Sixty seven verses. That's how much space the Torah devotes to finding the proper mate for Yitzchak. There is no more important decision that one makes than the decision - or for some the lack thereof - of whom to marry. So the Torah not only tells the story of Eved Avraham finding a suitable mate to carry on the legacy of Abraham and Sarah, it repeats the entire story (with subtle but significant differences) of the "courtship" of Rivka. The Torah even spends a verse telling us that the story was told over a third time as "the servant told Isaac all that had happened" (25:66). Yet despite the best of efforts it appears that the mission was not a total success. The marriage of Yitzchak and Rivka despite their love for each other - "Isaac was enjoying himself with his wife Rebecca" (26:8) - had its share of problems. There were major disputes about the kids with each parent favouring a different child, and there seemed to be little communication between the two. In fact there is only one recorded conversation between them recorded in the Torah; "Rebecca said to Issac, I am disgusted with life because of those Hittite women. If Jacob marries such a Hittite girl form the daughters of this land why should I go on living"? Their communication certainly did not compare to that of Abraham and Sarah.
"And Rivka looked up and saw Isaac and she fell from the camel. she took her veil and she covered herself" (25:64-65). The Netziv explains that Rivka was full of fear. Rivka has travelled hundreds of miles to a foreign land to marry a man she has never met. She sees him from afar "meditating in the field". Wouldn't you be afraid? However the Netziv explains that this was not the basis of her fear. Rather she was full of fear and shame as she perceived that she was not worthy to be the wife of Yitzchak. After all, this was the man who willingly walked with his father to give his life on the altar. A man who had never left the holy land of Israel, who saw the piety of his parents and was perhaps if we can say so, a little naïve. Rivka on the other hand was a much younger girl from a corrupt and morally bankrupt family, well versed in the rough and tumble of the world and already doing hard work. 'I should marry such a tzadik' she wondered. This "inferiority complex" immobilized her and did not allow her to speak up. She could be a complete ezer knegdo - which includes helping by at times being neged - constructively opposing the decisions of one's spouse. Her awe of Yitzchak forced her to connive a complex plan in order to "communicate" that he had been fooled all along by Eisav. While we are obligated to honour and even fear those who walk in the ways of G-d a spousal relationship can not be build on awe of one's partner.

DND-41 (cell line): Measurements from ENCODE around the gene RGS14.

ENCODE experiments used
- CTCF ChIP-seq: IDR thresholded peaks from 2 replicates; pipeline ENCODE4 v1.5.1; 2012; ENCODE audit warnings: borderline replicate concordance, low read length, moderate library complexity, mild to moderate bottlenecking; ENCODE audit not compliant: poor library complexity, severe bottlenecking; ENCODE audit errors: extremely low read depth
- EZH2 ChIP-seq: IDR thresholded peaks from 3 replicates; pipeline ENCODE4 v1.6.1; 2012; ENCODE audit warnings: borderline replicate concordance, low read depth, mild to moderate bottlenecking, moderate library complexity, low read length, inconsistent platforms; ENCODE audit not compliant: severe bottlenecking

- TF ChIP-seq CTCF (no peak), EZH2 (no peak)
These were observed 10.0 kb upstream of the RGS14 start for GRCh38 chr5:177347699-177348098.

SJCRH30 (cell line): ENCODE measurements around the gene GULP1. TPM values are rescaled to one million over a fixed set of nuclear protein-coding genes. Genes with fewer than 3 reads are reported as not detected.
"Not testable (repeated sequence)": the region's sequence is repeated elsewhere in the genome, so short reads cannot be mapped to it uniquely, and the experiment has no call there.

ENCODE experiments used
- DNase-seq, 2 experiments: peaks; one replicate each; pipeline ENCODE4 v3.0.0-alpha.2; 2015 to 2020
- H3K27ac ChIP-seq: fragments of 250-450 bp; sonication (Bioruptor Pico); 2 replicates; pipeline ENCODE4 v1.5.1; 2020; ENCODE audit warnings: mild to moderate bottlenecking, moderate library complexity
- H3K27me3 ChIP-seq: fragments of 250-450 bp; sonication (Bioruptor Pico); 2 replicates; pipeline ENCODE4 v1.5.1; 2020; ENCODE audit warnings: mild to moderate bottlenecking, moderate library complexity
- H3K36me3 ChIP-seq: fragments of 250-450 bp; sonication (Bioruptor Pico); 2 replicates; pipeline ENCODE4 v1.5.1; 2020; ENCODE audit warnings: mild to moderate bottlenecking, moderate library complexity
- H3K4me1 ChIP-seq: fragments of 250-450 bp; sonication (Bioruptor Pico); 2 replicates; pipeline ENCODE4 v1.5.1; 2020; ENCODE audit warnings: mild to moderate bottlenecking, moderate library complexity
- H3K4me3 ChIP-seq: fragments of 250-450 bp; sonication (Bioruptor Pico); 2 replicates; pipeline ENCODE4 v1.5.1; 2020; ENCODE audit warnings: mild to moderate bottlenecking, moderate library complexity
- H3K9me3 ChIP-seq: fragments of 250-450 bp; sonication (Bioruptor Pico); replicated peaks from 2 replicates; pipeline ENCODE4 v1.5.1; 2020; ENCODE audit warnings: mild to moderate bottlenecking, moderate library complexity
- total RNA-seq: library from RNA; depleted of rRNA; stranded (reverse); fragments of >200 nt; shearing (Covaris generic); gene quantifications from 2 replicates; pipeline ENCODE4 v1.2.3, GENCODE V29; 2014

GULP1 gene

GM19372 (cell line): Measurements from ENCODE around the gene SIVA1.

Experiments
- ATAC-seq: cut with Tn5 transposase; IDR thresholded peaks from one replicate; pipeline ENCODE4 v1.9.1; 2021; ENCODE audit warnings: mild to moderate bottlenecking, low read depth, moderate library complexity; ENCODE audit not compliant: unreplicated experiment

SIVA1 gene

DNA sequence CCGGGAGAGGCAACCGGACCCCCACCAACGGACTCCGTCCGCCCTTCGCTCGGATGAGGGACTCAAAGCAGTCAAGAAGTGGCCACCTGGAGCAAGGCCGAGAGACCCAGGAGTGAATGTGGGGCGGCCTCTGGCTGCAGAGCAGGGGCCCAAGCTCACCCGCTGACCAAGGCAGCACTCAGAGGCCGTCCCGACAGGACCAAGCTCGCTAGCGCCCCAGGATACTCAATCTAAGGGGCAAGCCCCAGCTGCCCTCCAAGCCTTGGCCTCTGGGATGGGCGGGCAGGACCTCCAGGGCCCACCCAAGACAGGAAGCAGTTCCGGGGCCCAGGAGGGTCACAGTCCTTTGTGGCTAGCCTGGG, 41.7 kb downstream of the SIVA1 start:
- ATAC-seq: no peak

This seeming incompatibility is alluded to in the Biblical narrative. "You must go to my native land, to my birthplace and obtain a wife for my son ( l'vni ) for Isaac" (24:4) Abraham instructed his servant. The Bais Halevi and Rav Hirsch amongst others explain that a Jewish marriage needs two ingredients. It must be l'vni - for my son - a girl who is worthy to be the daughter in law of Abraham and Sarah. But a good marriage also needs l'Yitzchak - some one who is compatible with the unique personality of Yitzchak. Two people can be wonderful baali chesed but not suitable for each other. Yet when the servant is explaining his mission to Rivka's family he tells them that his master made him swear that "you must go to my father's house to my family and there you shall get a wife for my son ( l'vni) " (24:37). Noticeably absent is mention of Yitzchak. It appears that Abraham's servant was eminently successful in finding an appropriate daughter in law for Abraham but less so in finding a wife for Yitzchak.
Rivka was a wonderful choice as a Matriarch of the Jewish people. Her outstanding middot form the basis of Jewish life and her insight allowed Yaakov to take his rightful place. While personal compatibility is a must for any marriage the key to a bayit ne'eman byisroel is the midot so wonderfully demonstrated by Rivka Imainu . Shabbat Shalom!